Beneficiaries of Will are those who are entitled to receive a portion of the estate, or some specific gifts from the estate. Beneficiaries of Will are generally the loved ones of the deceased such as family members of the deceased, or close friends of the deceased.
Beneficiaries of Will can also be some NGOs and charitable organisations if the deceased wished to leave behind some donations for organisations whose values align with their own values.
Among the various distributions and portions of the estate, a beneficiary may receive either assets, monetary gifts, or sentimental heirlooms. Broadly speaking, there are two types of beneficiaries of Will.
Specific beneficiaries are those who hold interest in specific assets of the estate such as a house, or a car. On the other hand, residuary beneficiaries are those who receive the rest of the estate once all other allotments have been made, and all debts have been paid out.
Why Are Beneficiaries Of Will Important?
When a person dies without a valid Will in place, they are said to die intestate. The administration of estate when someone dies intestate is decided by the law. However, an application for Grant of Letters will need to be made by next of kin of the deceased.
When a person does not detail their wishes and intentions on how their estate is to be distributed, there are high chances of conflicts occurring following the death of the person. Beneficiaries of Will are important because nominating beneficiaries clearly in your Will greatly reduces the chances of disputes occurring in the future.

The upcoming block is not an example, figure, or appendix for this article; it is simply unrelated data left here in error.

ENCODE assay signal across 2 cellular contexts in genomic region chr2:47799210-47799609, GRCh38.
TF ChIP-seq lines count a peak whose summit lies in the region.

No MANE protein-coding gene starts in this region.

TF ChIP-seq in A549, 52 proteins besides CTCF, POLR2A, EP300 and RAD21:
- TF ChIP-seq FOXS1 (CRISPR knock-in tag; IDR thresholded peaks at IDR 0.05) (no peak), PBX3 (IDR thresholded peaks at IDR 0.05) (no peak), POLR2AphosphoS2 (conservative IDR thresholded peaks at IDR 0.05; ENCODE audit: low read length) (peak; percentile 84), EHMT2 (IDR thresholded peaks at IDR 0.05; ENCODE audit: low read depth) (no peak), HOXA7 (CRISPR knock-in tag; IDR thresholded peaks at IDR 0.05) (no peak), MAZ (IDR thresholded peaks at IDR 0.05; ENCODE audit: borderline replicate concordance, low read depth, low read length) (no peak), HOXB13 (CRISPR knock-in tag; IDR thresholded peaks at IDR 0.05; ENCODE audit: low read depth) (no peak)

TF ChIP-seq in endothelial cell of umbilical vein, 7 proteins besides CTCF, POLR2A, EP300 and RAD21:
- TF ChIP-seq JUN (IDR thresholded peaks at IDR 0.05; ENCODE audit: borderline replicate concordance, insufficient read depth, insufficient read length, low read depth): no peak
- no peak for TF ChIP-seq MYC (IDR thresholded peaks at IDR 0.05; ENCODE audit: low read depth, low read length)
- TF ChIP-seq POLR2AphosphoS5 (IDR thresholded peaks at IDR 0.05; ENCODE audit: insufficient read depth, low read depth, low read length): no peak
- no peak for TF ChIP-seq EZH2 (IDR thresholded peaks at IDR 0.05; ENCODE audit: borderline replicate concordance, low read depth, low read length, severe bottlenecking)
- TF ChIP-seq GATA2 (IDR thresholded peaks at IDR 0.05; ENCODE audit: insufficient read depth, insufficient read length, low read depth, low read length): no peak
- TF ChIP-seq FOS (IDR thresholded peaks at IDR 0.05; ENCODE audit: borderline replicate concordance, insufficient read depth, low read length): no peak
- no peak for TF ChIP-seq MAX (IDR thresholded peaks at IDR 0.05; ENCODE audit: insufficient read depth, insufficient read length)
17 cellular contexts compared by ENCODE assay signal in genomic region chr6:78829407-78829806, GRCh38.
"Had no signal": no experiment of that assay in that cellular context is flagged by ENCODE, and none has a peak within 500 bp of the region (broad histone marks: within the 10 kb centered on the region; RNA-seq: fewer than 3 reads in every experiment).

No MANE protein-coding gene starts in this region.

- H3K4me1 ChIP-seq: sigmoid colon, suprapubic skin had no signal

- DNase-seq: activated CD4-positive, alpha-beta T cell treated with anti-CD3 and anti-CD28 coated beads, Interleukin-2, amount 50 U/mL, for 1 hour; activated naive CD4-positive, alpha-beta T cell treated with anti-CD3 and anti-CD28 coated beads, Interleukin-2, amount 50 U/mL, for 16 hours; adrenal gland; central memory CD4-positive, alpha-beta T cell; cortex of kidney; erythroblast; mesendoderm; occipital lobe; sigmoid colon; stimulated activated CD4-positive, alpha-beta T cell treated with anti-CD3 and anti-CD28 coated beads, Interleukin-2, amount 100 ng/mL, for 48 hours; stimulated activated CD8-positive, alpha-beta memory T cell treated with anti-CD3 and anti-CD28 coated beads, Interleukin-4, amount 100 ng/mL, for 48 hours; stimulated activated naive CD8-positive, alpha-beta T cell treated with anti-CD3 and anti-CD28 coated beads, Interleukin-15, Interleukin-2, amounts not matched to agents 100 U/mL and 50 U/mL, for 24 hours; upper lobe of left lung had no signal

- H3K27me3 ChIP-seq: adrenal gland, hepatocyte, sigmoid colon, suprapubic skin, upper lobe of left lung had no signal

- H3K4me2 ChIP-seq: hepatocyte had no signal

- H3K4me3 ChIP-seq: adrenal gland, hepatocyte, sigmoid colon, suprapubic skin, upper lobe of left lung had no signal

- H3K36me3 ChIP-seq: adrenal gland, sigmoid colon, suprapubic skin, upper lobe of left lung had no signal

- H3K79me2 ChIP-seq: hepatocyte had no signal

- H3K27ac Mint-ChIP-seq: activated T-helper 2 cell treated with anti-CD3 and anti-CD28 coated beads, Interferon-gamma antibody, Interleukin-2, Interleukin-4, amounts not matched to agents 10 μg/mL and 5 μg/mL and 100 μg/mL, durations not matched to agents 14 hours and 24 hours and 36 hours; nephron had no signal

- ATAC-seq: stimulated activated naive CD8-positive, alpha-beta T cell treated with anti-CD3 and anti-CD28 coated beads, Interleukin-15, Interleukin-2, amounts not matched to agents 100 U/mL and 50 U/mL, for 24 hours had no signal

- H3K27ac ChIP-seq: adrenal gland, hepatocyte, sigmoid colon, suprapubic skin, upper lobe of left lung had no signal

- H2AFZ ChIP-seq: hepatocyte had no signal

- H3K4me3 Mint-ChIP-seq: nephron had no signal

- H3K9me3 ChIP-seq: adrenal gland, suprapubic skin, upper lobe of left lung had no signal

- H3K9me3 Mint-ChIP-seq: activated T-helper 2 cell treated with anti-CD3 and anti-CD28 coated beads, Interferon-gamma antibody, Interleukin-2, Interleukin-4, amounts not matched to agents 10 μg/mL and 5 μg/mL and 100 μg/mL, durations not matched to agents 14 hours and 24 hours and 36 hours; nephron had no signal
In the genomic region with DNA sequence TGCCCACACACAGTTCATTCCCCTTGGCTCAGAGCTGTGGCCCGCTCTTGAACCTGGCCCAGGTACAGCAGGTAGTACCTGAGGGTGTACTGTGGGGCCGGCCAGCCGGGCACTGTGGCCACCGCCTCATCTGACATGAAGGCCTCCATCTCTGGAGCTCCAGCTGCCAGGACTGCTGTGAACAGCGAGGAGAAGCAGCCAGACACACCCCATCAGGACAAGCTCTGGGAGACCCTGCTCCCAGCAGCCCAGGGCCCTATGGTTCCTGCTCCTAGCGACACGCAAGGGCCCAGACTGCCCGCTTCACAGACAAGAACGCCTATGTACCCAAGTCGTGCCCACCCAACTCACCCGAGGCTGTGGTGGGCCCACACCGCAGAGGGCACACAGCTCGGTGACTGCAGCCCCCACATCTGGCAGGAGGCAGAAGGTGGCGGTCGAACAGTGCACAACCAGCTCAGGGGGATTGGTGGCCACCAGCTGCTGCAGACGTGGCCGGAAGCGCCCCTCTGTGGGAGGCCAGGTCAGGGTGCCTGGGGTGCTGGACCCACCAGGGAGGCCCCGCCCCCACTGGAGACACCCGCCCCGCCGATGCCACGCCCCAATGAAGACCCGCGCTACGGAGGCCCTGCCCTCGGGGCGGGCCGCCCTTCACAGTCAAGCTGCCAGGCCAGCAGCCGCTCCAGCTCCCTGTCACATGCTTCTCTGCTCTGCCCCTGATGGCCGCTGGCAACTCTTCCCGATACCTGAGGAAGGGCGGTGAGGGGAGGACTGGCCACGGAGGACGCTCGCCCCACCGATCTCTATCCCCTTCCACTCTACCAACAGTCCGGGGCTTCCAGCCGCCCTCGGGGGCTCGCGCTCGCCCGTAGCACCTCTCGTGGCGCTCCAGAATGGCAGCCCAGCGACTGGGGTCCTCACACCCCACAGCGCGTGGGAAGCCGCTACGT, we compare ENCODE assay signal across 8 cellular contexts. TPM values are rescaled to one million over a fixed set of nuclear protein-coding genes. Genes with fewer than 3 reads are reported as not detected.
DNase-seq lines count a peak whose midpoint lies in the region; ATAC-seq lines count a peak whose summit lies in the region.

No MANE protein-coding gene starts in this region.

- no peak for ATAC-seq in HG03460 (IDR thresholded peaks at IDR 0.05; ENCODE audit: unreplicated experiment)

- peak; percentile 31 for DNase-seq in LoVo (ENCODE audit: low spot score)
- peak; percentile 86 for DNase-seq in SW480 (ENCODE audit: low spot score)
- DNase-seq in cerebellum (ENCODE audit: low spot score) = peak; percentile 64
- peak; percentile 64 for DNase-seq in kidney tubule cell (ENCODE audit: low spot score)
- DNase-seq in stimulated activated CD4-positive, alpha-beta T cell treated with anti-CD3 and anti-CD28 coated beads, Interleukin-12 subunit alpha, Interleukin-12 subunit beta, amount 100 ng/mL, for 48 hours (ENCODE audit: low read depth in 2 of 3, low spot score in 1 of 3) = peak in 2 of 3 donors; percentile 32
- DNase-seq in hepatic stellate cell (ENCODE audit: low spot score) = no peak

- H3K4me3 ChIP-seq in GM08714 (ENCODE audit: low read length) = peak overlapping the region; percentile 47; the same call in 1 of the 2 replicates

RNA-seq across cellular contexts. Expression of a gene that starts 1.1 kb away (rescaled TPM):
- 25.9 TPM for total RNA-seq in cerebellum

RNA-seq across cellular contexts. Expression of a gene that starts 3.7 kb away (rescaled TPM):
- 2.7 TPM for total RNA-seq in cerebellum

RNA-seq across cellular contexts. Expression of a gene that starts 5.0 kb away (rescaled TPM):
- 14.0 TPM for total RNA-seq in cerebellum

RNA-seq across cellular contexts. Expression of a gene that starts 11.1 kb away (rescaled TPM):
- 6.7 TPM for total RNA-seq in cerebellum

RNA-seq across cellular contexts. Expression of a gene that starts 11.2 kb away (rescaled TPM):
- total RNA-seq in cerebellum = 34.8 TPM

Furthermore, if no beneficiaries are outlined in the Will, it can also lead to a lot of misinterpretation causing further disputes and delays in the legal system.
Do They Have Any Rights?
Each state legislation outlines certain rights in relation to beneficiaries. For instance, in NSW the Succession Act (2006) lists some legal rights which beneficiaries of Wills are entitled to. These rights are as follows:
- The right to be informed whether or not the deceased has left a legally valid Will in place.
- The right to be informed if they have been listed as a beneficiary.
- The right to be informed about the nature and extent of the deceased person’s estate.
- If the beneficiary requests for a copy of the Will, he/she has the right to receive the copy from the executor or any other person who can provide the beneficiary with a copy.
- The right to receive details on what their expected share can look like. They also have the right to know details about when the allotment is supposed to take place.
- The right to be informed by executors about the administration of estate.
- The right to be informed by the executors if there are any anticipated delays in the distribution of the estate.
- The right to be informed about potential challenges or contests to the Will – especially if this affects their portion of the estate.
- The right to be informed about any liabilities (such as taxes) attached to their portion of the estate.